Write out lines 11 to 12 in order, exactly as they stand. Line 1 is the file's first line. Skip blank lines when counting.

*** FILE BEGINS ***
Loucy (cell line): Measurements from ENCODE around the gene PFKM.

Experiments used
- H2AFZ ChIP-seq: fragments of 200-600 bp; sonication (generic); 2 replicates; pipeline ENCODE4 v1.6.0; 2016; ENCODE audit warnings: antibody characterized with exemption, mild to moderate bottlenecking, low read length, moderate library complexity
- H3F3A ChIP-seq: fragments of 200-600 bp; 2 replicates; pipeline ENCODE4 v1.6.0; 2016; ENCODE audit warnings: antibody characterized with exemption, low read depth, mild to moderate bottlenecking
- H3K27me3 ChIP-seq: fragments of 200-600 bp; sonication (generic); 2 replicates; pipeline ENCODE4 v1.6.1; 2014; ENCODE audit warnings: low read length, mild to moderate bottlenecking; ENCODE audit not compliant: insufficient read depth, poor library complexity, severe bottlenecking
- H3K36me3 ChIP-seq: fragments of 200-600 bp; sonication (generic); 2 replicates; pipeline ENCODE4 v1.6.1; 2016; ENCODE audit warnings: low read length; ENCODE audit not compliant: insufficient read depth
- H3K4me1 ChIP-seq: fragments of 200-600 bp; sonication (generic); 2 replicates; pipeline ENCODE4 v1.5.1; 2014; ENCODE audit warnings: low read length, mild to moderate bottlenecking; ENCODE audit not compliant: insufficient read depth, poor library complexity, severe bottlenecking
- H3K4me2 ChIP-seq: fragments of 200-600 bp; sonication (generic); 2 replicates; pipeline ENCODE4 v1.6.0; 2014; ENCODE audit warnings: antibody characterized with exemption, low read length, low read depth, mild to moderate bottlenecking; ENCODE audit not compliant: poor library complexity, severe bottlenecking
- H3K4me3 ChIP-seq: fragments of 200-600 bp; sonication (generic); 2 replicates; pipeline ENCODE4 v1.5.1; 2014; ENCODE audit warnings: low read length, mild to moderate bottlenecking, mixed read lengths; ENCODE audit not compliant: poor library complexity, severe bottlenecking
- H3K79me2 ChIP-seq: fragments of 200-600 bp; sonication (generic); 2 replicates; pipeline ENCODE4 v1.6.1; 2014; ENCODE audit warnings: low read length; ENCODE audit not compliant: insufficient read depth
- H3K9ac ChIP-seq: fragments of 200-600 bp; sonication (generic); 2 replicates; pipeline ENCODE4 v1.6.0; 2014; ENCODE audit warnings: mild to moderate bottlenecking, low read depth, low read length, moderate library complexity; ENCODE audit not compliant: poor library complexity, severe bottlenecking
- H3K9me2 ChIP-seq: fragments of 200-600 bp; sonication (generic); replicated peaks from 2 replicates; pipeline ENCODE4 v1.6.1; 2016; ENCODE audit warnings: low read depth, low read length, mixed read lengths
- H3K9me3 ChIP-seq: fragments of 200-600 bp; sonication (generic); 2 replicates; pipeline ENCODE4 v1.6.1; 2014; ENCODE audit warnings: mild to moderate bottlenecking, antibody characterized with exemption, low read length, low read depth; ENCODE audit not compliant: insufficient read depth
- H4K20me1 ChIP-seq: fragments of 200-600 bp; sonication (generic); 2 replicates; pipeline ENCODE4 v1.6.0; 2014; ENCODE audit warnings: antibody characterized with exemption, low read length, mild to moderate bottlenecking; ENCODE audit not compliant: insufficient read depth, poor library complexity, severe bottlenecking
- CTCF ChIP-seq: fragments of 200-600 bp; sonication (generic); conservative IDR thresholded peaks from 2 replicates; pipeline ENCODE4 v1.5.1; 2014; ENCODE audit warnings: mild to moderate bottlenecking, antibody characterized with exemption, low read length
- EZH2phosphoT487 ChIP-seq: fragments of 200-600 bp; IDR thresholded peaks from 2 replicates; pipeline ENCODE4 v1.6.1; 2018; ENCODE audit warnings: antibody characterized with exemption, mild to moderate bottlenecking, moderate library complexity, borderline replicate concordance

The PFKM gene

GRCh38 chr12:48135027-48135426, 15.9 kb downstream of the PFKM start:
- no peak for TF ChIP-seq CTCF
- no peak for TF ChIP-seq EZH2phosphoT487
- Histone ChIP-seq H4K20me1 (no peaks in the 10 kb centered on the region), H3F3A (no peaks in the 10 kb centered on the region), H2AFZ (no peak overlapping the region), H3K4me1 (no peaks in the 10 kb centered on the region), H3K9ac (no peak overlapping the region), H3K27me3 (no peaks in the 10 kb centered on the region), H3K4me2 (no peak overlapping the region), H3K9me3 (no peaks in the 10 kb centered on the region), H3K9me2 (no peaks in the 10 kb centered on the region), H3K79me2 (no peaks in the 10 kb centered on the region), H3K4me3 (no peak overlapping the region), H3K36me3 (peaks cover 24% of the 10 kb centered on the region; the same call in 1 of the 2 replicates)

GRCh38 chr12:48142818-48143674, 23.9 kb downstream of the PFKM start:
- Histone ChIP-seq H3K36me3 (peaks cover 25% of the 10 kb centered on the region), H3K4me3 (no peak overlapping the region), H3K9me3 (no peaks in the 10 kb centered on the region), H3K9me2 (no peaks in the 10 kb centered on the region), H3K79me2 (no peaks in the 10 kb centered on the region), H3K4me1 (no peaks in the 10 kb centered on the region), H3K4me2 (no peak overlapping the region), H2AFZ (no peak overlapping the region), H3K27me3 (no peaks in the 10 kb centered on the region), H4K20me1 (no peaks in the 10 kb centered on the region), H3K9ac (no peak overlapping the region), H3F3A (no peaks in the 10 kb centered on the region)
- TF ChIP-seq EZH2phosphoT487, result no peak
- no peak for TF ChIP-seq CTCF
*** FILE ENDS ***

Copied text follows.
- H3K9ac ChIP-seq: fragments of 200-600 bp; sonication (generic); 2 replicates; pipeline ENCODE4 v1.6.0; 2014; ENCODE audit warnings: mild to moderate bottlenecking, low read depth, low read length, moderate library complexity; ENCODE audit not compliant: poor library complexity, severe bottlenecking
- H3K9me2 ChIP-seq: fragments of 200-600 bp; sonication (generic); replicated peaks from 2 replicates; pipeline ENCODE4 v1.6.1; 2016; ENCODE audit warnings: low read depth, low read length, mixed read lengths